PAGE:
Kit Harington's Instant 'Game of Thrones' Fame 'Was a Lot' for 'Someone So Young,' Source Says

"He took it very seriously but it was extremely stressful," a source tells PEOPLE

While Kit Harington‘s overnight success brought him global fame and fortune, it also came with a great deal of stress.

The actor’s first on-screen role was that of Jon Snow in HBO’s Game of Thrones, which premiered in 2011, when Harington was just 24 years old, after he’d been cast in the project at only 22. After eight seasons and countless praise from critics and viewers alike, the mega-hit show ended earlier this month with a divisive series finale, all while the star was quietly seeking professional help.

On Tuesday, Harington’s rep confirmed to PEOPLE that ahead of the May 19 finale, Harington, 32, entered treatment, deciding to “utilize this break in his schedule as an opportunity to spend some time at a wellness retreat to work on some personal issues.”

Now, a source close to the show tells PEOPLE that the transition from relative obscurity to the Hollywood A-list wasn’t easy for the actor.

“For 10 years, Kit was almost interchangeable with Jon Snow, and fully inhabited this intense character,” the source says. “The role and especially the level of fame he was thrust into was a lot for someone so young and just out of drama school.”

“He took it very seriously, but it was extremely stressful,” the source adds. “Ultimately, now that he has that break and has said goodbye to Jon Snow, he needed help to figure things out and be himself — to just be Kit.”

According to Page Six, Harington entered a “luxury rehab for stress and alcohol use.” He has reportedly been receiving psychological coaching and behavioral therapy to help him deal with and manage stress and “negative emotions,” in addition to practicing mindful meditation.

"Game Of Thrones" Season 8 Premiere
Rose Leslie and Kit Harington. Dimitrios Kambouris/Getty Images

Harington, who is married to GoT costar Rose Leslie, has been open about how heavily the last decade has weighed on him.

“It was formative years for everyone,” he recently told PEOPLE. “I started at 22 and ended at 32 and those are amazing formative years. If you’re Peter Dinklage, you started at 35. It defines that decade of your life, and that will probably the most bizarre decade of your life.”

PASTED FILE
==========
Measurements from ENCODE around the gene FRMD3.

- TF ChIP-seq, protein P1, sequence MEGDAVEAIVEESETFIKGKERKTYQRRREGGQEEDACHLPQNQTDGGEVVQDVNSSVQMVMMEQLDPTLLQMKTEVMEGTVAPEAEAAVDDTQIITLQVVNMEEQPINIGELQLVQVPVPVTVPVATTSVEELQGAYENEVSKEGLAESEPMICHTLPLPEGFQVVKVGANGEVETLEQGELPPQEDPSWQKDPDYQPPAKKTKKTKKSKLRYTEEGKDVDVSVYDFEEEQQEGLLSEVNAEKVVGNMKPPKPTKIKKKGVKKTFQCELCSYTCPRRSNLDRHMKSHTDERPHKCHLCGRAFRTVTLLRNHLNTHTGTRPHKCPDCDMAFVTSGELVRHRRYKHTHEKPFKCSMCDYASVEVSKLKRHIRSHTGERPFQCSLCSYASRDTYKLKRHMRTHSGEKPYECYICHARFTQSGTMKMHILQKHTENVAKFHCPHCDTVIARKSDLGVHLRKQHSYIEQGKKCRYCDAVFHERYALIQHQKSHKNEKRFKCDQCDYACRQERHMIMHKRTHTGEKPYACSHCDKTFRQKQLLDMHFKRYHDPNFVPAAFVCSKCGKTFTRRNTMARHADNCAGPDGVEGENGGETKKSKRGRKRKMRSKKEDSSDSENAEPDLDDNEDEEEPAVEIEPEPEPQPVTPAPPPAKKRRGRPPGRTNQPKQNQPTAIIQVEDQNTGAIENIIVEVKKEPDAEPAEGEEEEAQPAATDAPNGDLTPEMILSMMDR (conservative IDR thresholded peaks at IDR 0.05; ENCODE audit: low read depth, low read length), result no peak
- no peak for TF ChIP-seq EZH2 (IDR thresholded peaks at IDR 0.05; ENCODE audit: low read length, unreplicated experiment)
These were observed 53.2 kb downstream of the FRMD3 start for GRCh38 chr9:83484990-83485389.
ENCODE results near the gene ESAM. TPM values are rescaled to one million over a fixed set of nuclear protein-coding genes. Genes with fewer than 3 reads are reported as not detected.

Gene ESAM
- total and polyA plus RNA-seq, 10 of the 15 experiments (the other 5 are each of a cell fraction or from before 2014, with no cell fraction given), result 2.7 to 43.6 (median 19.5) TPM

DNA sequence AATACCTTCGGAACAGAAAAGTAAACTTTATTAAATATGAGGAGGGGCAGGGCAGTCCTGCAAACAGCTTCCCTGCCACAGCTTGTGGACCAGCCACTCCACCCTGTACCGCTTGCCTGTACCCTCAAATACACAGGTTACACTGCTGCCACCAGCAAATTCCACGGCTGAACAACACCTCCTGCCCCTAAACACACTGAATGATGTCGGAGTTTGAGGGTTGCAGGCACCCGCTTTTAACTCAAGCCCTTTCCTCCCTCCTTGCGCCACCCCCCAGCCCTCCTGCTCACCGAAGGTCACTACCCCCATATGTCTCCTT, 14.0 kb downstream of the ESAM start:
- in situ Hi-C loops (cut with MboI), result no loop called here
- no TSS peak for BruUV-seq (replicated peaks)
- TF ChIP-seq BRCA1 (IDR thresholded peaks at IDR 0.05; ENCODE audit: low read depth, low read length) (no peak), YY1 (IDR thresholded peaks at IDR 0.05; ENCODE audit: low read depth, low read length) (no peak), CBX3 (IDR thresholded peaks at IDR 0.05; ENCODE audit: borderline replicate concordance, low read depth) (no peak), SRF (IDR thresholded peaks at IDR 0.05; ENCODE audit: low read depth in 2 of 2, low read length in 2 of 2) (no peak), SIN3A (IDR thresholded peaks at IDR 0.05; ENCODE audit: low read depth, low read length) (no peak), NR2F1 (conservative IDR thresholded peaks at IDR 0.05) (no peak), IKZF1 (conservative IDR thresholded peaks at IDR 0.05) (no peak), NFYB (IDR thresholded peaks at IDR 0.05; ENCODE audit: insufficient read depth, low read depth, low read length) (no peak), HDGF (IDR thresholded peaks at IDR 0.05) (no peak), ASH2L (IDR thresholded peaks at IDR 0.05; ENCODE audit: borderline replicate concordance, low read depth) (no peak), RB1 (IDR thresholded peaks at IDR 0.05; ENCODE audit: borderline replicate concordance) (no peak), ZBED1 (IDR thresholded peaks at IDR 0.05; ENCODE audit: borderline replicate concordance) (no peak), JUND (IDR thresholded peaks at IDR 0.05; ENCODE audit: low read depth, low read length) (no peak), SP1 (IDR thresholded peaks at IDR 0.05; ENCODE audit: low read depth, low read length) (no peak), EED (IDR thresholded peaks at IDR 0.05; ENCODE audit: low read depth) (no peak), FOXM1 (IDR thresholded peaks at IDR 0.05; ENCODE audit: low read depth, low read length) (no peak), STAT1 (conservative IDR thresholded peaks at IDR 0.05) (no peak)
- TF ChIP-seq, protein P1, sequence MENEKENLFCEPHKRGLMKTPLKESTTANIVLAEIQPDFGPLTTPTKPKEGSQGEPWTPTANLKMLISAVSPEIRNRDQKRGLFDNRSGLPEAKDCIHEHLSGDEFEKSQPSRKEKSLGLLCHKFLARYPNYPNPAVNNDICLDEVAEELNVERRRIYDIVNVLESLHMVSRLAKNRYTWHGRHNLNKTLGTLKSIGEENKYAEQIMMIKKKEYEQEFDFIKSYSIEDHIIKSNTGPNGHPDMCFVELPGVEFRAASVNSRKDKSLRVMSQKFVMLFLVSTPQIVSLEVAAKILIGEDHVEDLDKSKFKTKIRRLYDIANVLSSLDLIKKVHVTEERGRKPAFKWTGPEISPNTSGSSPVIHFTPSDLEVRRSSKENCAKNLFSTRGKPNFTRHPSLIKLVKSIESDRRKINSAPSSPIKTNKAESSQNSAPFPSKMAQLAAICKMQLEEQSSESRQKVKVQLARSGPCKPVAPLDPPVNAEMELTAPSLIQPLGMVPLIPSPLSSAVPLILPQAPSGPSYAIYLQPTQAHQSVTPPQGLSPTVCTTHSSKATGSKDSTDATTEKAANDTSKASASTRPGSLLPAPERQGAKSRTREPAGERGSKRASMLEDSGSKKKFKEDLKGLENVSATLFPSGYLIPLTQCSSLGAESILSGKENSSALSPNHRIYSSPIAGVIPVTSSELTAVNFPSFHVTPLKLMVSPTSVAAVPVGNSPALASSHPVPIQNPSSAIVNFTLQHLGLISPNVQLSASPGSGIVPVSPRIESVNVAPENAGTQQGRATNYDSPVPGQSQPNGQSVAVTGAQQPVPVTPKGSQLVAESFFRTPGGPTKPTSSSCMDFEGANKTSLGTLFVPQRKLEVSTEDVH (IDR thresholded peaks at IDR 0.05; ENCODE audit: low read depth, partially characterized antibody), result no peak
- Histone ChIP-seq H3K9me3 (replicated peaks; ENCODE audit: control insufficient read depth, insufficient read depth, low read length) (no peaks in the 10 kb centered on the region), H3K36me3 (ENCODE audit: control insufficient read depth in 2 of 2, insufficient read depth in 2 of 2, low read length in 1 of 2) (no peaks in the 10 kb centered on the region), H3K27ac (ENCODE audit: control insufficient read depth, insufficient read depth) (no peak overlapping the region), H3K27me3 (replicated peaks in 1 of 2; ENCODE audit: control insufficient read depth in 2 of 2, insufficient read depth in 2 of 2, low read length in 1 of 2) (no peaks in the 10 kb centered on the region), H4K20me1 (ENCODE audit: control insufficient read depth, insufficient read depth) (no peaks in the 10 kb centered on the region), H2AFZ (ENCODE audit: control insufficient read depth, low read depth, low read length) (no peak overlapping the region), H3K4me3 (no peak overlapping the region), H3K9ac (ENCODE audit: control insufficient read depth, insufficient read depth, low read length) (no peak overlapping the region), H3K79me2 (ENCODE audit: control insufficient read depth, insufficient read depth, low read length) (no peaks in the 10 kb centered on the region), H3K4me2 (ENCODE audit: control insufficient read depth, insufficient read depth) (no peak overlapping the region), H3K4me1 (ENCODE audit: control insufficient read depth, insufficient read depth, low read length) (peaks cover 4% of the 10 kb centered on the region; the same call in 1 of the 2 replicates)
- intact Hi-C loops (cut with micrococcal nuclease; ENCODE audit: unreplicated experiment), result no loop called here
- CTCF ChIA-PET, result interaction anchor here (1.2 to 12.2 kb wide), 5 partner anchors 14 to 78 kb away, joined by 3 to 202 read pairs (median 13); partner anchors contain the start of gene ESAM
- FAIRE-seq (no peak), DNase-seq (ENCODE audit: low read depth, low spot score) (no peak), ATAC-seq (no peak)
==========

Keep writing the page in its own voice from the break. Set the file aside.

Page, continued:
He also struggled to adjust to life in the spotlight.

“It wasn’t a very good time in my life,” he told Variety in March. “I felt I had to feel that I was the most fortunate person in the world, when actually, I felt very vulnerable. I had a shaky time in my life around there — like I think a lot of people do in their 20s.”

Harington said his lowest point came when Jon Snow became the focal point of the show, admitting he felt under extreme pressure.

“My darkest period was when the show seemed to become so much about Jon, when he died and came back,” he explained. “I really didn’t like the focus of the whole show coming onto Jon — even though it was invalidating my problem about being the weak link because things were about Jon. When you become the cliffhanger of a TV show, and a TV show probably at the height of its power, the focus on you is f—ing terrifying.”

After facing deep anxiety and insecurities about his new, elevated status, he decided to seek therapy.

“That was a time when I started therapy, and started talking to people,” he said. “I had felt very unsafe, and I wasn’t talking to anyone. I had to feel very grateful for what I have, but I felt incredibly concerned about whether I could even f—ing act.”

Helen Sloan - HBO (4)
Helen Sloan/HBO

Last month, he described to Sunday Today feeling at a loss for words when it came to saying goodbye to the project.

Thrones, it’s given me possibly my future family. It’s given me my wife, it’s given me friends for life,” he said. “It’s got a character I love, I will love, more than any other character I’ll ever play. There isn’t a way of saying thank you to it enough. There never will be and I think that comes back to the question of, ‘How do you feel now that it’s finishing?’ Well, there aren’t words to describe how I feel about it.”

That same month, Harington told Esquire that he got incredibly emotional after shooting his final scenes.

“The final day of shooting, I felt fine… I felt fine… I felt fine… Then I went to do my last shots and started hyperventilating a bit,” he said. “Then they called, ‘Wrap!’ And I just f—ing broke down. It was this onslaught of relief and grief about not being able to do this again.”

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